BACKGROUND: The term 'emotional labour' has been used to describe the competing demands on midwives to empathize with clients whilst maintaining a level of professional detachment. Previous research indicates that when individuals experience difficulty managing these emotions, burnout may result. Aboriginal health care workers often have roles with large emotional demands, as they are relied upon heavily to engage clients in care. However, the concept of emotional labour has received little attention in relation to this group...
July 14, 2017: Women and Birth: Journal of the Australian College of Midwives
https://www.readbyqxmd.com/read/28714432/paths-to-improving-care-of-australian-aboriginal-and-torres-strait-islander-women-following-gestational-diabetes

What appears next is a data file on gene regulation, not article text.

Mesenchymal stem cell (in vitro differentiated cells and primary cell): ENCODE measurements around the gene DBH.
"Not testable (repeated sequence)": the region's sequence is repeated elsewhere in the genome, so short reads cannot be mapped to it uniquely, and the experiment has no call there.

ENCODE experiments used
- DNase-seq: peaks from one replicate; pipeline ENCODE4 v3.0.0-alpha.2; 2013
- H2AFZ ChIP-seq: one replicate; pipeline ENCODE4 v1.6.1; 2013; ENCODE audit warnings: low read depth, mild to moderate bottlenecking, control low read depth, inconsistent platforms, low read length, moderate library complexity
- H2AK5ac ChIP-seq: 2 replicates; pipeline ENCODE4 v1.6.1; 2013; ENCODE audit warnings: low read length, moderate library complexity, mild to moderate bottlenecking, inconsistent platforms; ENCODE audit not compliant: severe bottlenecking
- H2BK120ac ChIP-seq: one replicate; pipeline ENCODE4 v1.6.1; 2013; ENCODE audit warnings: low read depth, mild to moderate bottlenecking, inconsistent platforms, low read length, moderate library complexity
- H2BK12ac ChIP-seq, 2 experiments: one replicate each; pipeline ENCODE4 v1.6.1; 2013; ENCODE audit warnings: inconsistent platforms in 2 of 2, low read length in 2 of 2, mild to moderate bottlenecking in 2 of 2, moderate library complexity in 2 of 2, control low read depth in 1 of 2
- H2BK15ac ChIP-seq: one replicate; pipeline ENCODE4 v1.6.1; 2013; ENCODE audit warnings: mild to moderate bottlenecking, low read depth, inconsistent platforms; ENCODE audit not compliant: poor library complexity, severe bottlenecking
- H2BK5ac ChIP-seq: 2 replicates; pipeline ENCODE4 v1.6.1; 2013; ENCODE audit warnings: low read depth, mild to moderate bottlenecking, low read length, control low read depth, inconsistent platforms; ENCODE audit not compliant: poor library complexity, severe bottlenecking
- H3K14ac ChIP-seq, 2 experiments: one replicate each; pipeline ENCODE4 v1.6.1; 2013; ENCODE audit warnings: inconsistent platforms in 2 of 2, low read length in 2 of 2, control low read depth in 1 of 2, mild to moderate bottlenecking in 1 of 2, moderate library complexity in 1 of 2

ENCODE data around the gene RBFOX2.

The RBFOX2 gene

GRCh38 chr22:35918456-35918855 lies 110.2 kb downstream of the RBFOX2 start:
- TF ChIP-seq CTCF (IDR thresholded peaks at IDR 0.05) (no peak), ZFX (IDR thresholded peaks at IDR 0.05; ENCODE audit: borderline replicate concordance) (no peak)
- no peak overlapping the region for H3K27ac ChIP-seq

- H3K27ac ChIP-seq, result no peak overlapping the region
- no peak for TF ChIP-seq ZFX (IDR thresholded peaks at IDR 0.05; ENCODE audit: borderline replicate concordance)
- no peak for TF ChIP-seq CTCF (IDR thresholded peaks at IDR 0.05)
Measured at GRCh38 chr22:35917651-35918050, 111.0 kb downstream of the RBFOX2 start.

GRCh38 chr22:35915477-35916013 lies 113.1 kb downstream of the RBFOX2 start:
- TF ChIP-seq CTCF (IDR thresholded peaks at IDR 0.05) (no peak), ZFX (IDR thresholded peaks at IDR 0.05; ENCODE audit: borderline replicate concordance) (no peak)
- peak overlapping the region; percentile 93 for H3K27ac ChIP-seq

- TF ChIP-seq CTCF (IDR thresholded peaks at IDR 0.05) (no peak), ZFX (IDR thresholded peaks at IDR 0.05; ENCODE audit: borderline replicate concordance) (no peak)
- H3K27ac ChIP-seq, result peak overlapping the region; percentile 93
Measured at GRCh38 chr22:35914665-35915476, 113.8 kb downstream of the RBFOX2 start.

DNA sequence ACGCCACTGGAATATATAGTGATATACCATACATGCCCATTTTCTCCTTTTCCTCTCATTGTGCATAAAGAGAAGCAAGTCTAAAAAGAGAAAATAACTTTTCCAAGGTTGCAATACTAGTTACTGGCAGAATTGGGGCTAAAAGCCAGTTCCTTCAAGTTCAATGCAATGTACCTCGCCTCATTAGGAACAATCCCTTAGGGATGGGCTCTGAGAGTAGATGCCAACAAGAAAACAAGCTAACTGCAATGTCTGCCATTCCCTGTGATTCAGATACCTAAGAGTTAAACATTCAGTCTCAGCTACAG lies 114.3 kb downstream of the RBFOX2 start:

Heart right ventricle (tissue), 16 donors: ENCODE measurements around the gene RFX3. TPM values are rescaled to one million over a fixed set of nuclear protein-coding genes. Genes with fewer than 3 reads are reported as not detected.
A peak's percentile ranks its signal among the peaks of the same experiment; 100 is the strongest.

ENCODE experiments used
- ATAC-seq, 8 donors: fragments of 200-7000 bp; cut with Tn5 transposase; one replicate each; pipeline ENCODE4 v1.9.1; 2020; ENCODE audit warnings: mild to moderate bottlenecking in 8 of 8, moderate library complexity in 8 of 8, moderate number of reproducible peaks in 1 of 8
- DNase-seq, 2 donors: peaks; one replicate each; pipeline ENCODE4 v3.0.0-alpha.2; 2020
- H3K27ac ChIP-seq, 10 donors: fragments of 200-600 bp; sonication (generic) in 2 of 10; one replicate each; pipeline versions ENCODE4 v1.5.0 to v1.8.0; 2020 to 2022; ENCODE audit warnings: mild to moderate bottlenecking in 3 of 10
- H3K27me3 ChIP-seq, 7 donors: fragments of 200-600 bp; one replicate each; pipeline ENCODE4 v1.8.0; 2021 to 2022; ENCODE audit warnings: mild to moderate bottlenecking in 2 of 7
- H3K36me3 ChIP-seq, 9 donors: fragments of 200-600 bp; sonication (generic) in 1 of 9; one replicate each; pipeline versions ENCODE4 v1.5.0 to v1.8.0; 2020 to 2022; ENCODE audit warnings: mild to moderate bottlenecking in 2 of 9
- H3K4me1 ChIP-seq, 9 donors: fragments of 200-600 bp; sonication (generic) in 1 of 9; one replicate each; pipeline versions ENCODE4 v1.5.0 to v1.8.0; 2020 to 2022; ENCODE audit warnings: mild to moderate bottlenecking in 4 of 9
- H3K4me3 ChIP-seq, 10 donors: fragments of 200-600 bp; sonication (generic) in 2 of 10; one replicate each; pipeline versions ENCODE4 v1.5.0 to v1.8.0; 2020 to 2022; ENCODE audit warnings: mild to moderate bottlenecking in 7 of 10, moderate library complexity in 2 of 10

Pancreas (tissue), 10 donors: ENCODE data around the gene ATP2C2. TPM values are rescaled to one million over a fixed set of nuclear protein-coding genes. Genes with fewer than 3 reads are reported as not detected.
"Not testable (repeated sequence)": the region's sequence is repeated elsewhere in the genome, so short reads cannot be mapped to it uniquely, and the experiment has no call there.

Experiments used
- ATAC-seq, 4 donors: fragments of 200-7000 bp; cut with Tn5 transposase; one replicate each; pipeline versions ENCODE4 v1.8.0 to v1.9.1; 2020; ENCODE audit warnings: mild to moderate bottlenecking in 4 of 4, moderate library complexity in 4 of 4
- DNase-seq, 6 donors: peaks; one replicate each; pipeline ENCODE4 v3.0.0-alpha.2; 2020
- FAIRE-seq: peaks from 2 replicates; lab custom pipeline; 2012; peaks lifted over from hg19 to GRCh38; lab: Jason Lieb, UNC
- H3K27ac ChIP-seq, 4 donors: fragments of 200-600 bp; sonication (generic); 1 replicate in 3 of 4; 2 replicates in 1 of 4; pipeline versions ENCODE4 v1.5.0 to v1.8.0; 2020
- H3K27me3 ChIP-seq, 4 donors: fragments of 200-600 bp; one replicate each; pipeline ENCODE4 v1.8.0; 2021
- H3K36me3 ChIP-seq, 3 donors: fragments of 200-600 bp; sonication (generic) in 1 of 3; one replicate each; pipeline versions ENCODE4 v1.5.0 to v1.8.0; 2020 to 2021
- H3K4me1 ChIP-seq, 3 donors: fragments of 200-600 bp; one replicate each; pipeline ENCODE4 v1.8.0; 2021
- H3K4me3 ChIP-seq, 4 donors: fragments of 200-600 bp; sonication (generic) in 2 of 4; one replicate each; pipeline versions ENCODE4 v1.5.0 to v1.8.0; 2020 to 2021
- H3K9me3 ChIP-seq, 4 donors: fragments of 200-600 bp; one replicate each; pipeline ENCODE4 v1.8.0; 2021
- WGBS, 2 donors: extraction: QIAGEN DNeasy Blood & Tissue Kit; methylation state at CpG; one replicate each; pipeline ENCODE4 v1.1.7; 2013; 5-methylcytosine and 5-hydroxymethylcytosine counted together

#6
Sandra Campbell, Nicolette Roux, Cilla Preece, Eileen Rafter, Bronwyn Davis, Jackie Mein, Jacqueline Boyle, Bronwyn Fredericks, Catherine Chamberlain
Aim To understand enablers and barriers influencing postpartum screening for type 2 diabetes following gestational diabetes in Australian Indigenous women and how screening might be improved. BACKGROUND: Australian Indigenous women with gestational diabetes mellitus (GDM) are less likely than other Australian women to receive postpartum diabetes screening. This is despite a fourfold higher risk of developing type 2 diabetes within eight years postpartum. METHODS: We conducted interviews with seven Indigenous women with previous GDM, focus groups with 20 Indigenous health workers and workshops with 24 other health professionals...
July 17, 2017: Primary Health Care Research & Development
https://www.readbyqxmd.com/read/28713092/-communicative-competence-and-physician-patient-relationship-in-aboriginal-health-care
#7
Elżbieta Zaniewicz